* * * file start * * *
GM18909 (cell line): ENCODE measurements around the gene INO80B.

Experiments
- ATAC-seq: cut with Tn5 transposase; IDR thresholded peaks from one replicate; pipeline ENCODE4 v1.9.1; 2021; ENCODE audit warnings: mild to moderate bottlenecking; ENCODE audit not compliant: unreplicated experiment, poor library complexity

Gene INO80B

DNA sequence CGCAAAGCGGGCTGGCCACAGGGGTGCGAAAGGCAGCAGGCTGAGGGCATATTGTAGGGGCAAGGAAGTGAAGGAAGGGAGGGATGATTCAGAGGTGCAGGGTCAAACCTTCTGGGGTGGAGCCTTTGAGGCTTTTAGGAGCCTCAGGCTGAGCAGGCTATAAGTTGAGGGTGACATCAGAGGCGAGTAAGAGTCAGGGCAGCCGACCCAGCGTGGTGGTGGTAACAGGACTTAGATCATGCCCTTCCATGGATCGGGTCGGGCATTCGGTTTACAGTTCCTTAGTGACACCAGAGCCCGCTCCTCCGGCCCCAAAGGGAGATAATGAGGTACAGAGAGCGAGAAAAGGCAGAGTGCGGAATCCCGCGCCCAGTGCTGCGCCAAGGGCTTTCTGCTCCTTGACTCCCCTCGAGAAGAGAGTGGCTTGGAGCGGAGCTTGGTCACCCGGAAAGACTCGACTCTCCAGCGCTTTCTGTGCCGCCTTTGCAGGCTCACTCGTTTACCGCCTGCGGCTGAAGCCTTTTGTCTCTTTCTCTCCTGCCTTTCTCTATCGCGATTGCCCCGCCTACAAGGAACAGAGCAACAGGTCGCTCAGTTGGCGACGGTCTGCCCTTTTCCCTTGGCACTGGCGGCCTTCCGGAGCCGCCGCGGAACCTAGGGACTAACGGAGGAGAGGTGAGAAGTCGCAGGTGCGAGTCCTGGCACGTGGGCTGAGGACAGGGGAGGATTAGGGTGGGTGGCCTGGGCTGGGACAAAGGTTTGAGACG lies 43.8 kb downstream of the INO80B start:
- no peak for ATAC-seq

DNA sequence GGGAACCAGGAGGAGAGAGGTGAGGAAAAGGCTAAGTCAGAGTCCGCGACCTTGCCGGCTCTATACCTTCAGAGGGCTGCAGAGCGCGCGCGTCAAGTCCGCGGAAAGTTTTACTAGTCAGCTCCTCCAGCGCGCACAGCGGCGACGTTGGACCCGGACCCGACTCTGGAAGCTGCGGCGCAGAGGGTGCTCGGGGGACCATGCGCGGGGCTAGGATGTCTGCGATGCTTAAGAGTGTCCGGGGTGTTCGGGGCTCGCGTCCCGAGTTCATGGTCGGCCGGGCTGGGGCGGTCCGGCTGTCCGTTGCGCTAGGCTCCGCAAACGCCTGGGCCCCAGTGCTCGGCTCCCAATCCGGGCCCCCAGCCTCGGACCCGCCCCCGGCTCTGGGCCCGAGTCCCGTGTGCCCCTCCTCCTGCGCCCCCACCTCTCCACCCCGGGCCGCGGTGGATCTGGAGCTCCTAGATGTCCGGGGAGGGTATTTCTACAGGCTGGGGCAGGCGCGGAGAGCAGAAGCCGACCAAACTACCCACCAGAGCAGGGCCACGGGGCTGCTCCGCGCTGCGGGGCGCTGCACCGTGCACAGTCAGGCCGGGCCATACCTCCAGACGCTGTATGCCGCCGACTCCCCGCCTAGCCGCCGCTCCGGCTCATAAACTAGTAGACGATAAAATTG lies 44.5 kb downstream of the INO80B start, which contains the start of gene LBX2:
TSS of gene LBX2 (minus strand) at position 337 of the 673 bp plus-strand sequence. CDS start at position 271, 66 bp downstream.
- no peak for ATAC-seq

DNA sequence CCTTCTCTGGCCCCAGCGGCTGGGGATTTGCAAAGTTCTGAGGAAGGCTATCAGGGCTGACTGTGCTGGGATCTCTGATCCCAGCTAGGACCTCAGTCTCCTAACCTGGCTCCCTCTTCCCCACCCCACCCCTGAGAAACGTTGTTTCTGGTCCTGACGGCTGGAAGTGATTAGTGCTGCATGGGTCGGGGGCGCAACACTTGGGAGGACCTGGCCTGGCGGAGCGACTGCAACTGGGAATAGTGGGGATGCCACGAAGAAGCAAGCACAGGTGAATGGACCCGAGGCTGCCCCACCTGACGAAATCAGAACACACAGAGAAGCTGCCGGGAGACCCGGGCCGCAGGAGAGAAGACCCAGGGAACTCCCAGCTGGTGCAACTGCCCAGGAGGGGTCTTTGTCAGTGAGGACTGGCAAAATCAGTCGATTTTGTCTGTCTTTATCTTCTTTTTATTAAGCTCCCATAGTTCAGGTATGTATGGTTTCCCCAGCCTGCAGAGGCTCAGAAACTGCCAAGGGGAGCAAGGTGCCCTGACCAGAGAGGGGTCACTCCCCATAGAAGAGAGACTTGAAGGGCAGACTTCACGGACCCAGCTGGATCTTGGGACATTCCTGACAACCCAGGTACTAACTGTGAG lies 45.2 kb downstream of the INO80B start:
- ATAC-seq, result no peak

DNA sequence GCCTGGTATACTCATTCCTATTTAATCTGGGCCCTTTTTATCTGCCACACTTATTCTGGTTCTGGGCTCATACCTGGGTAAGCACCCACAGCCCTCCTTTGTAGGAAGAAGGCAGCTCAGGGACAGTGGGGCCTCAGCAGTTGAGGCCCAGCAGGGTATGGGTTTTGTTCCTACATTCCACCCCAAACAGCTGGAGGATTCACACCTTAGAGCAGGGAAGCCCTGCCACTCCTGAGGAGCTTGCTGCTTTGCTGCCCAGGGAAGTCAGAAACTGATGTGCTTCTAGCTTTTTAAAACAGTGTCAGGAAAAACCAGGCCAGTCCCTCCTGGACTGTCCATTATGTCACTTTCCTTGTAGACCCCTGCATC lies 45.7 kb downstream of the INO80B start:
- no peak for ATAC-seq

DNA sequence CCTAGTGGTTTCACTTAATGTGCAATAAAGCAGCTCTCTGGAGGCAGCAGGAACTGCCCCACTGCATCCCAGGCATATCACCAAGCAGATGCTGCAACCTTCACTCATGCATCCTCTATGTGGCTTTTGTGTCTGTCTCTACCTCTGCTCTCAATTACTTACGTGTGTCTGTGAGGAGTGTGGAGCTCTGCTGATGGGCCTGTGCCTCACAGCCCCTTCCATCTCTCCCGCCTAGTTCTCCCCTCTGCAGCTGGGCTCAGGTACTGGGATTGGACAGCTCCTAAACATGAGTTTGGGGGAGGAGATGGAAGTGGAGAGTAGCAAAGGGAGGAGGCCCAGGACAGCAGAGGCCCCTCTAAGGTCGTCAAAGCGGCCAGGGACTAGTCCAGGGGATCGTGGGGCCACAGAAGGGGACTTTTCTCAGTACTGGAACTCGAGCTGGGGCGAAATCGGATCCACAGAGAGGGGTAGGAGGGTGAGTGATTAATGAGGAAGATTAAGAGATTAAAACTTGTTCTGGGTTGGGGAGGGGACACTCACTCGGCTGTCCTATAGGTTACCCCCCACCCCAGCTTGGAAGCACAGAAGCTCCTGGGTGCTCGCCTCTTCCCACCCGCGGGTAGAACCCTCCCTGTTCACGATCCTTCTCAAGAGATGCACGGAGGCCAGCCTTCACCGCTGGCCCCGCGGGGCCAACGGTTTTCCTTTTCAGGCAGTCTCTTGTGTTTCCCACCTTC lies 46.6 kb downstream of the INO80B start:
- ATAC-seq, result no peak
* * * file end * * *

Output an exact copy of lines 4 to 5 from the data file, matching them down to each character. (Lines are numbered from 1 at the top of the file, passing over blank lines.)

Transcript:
Gene INO80B

DNA sequence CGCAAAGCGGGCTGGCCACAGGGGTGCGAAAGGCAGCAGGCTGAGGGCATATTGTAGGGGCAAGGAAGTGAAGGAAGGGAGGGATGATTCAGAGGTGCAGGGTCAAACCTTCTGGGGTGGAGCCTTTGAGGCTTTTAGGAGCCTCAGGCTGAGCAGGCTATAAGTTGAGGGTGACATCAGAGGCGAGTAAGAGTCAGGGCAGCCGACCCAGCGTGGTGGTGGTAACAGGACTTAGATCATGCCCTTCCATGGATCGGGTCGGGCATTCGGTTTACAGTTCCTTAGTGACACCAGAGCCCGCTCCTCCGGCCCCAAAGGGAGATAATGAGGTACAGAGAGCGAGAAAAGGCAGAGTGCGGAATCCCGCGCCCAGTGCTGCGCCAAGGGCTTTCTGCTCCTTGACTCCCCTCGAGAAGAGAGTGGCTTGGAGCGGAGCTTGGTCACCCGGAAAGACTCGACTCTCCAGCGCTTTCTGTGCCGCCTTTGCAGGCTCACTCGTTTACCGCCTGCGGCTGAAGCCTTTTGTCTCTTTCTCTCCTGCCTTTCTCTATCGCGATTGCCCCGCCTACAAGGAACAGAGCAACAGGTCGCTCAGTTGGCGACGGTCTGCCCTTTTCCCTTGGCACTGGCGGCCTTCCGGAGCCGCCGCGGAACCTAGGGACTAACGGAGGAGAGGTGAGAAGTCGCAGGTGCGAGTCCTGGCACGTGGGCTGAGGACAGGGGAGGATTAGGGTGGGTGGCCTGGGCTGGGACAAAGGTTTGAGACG lies 43.8 kb downstream of the INO80B start: